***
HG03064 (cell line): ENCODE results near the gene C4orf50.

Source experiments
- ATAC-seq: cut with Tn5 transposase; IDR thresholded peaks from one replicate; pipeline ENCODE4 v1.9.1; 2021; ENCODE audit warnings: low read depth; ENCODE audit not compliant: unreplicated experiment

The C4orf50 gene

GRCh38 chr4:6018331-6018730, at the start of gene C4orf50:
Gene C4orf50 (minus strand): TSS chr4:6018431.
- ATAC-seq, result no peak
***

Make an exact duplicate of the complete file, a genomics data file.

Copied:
HG03064 (cell line): ENCODE results near the gene C4orf50.

Source experiments
- ATAC-seq: cut with Tn5 transposase; IDR thresholded peaks from one replicate; pipeline ENCODE4 v1.9.1; 2021; ENCODE audit warnings: low read depth; ENCODE audit not compliant: unreplicated experiment

The C4orf50 gene

GRCh38 chr4:6018331-6018730, at the start of gene C4orf50:
Gene C4orf50 (minus strand): TSS chr4:6018431.
- ATAC-seq, result no peak